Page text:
Posted by: tsunamichuck1 on Nov-10-13 11:56 PM (EST)
Posted by: slushpaddler on Nov-11-13 8:44 AM (EST)
Posted by: Cliffjrs on Nov-11-13 10:48 AM (EST)
on the Big Island.
Best to stay put |
Posted by: seadart on Nov-11-13 11:45 AM (EST)
There is no place out here worth visiting.
The RED TRIANGLE Great White Sharks|
Posted by: barracuda on Nov-11-13 1:10 PM (EST)
Great White Sharks!!!? Mexican...|
Posted by: canoeswithduckheads on Nov-11-13 2:29 PM (EST)
Yes, Mexican Great White Sharks|
Posted by: barracuda on Nov-11-13 3:09 PM (EST)
The Mexican Great White Sharks are the worse kind. All up and down the Cali Coast.
thanks for all the input|
Posted by: Monkeyhead on Nov-11-13 7:10 PM (EST)
Were it not for my girlfriend, who hates the heat and isn't very fond of the south either (for cultural reasons), Florida WOULD be on the table. Even I though might find the sun a bit too much. I say sun and not heat because I can take the heat (prefer it to cold) but a little past the Florida border its really more a matter of solar radiation penetrating your skin and destroying tissue. You feel the radiation as much as the heat (at least I do), and I don't like it, but it absolutely does have great and varied paddling opportunities which I have taken advantage of on many occasions. If I had my druthers, I might end up just a bit north of Charleston SC. I really like the saltmarsh environment in that part of the coast. The water is warm. Charleston itself has become a bit of a foodie town. Enough of a nearby city to keep me occupied with city-like things. But again, I think to keep my girlfriend happy, I may have to end up north of that latitude. I'm from the Chesapeake Bay area and she say's she'd be OK maybe moving there. Not sure where though. Maybe Annapolis. The Delmarva peninsula is pretty country - that sounds like I'm saying its scenic, but what I mean that it is fairly rural and AM christian radio stations and flat terrain and chicken farms and budweiser - which is not my thing really, not that there's anything wrong with that...I just don't think I'd be happy there. South Bay western shore is more developed...lots of military bases, but from what I've read, not too great of a place to live. Baltimore is kind of cool but too far from the ocean. Maybe Annapolis area (close to DC and development, some nice paddling areas, some nice areas to live I suspect that aren't outrageously priced). Anyway, I agree 100% with earlier comment that you really have to get out and visit these places, not just do internet research. But you also have to research where to visit.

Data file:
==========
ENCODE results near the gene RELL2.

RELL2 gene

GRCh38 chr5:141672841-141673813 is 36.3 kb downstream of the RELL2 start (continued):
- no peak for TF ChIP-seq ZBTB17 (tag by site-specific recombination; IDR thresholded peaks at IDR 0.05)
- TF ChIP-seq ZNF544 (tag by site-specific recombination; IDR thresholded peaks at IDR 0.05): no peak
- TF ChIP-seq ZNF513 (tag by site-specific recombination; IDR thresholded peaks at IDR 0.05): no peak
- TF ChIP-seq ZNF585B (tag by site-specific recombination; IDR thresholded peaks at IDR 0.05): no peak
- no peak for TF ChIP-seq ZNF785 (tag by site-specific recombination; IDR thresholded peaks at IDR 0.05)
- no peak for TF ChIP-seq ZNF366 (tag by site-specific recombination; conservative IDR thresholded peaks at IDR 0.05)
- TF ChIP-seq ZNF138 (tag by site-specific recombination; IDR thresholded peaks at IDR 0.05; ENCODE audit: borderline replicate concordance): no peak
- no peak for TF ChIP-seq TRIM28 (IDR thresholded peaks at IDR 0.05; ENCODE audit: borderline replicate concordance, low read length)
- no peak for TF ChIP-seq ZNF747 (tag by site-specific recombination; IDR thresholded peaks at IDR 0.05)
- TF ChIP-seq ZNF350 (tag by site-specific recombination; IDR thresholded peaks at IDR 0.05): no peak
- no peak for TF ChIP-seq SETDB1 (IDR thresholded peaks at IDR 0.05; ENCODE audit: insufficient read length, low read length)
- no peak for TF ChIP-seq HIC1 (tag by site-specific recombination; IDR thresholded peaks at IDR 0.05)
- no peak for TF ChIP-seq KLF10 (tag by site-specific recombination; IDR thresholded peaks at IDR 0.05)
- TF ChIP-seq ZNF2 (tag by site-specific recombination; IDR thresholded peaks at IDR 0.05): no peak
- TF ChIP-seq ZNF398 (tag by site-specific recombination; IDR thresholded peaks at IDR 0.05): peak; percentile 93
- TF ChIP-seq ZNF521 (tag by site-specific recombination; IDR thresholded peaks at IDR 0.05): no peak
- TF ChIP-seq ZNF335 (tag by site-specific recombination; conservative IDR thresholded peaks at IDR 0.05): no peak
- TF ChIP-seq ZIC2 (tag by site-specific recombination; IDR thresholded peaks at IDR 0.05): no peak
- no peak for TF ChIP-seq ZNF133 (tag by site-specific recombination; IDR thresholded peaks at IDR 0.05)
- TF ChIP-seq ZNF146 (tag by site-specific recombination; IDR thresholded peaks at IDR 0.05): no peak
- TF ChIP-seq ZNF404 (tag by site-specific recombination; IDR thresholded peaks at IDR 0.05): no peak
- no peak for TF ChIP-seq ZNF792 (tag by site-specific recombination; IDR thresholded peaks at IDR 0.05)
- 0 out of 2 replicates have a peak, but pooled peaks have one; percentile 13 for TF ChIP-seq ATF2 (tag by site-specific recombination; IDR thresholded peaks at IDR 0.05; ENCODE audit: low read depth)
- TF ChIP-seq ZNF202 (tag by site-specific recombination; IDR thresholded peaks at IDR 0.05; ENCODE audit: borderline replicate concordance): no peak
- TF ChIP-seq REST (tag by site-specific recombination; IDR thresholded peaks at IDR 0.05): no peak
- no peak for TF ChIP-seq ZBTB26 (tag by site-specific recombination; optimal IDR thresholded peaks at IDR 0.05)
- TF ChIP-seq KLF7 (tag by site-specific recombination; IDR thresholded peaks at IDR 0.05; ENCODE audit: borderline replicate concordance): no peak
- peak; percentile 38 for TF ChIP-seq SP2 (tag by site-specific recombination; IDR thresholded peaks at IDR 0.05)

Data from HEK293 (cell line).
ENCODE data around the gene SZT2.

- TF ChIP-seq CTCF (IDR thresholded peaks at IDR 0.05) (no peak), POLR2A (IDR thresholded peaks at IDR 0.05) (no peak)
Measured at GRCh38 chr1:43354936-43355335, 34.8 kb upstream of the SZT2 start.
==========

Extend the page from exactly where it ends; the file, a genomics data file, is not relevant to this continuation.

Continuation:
Exactly How I Ended Up in NORCAL|
Posted by: barracuda on Nov-11-13 8:48 PM (EST)
Married a gal from the West Coast while I was living in Florida. We had a kid. Few years later she hates me, and she hates Florida. She took the kid out to Cali and I followed along.
Well,..now its East Coast?|
Posted by: yatipope on Nov-11-13 8:57 PM (EST)
Actually I think Charleston is a wonderful place not only for paddling but living. I live In Columbia SC which is a fantastic place for paddlers but often visit Charleston. The entire coast of SC is an excellent region for paddling with ACE Basin, huge tracts of wild shoreline, islands and the IntraCoastal Waterway. Its cultural, historical and culinary attractions are plentiful. I would visit it and experience it in the spring!
Posted by: slushpaddler on Nov-12-13 3:42 PM (EST)
If you're going to discard an entire region - don't keep the worst part!
Posted by: pikabike on Nov-11-13 1:35 PM (EST)
I think the secret was out decades ago!
I Have Been Against Imigration...|
Posted by: barracuda on Nov-11-13 2:10 PM (EST)
I have been against immigration...
The real question in "10-15 years" is...|
Posted by: spiritboat on Nov-11-13 9:04 PM (EST)
Will you finally make an honest woman out of that "girlfriend" and marry her?;-
Marriage is so overrated.|
Posted by: cliffjrs on Nov-13-13 9:23 AM (EST)
Having had more than my share, marriage is so overrated. My kids don't listen either.
It's also overpriced...|
Posted by: spiritboat on Nov-13-13 9:19 PM (EST)
ONE ex-wife, TWO fully grown kids, and THREE bartenders here -- And all of them dependent upon ME for income!!!
Posted by: nickjc on Nov-12-13 2:30 PM (EST)
While it does rain here in Seattle a fair number of days for about 8 months, it only rarely rains more than a an 1/2 inch per day. What a lot of people can't take the grey skies in the winter. I've had several friends move to sunnier climes over the 20 yrs I've lived here. I lived in Berkeley before this which has perhaps the best climate anywhere.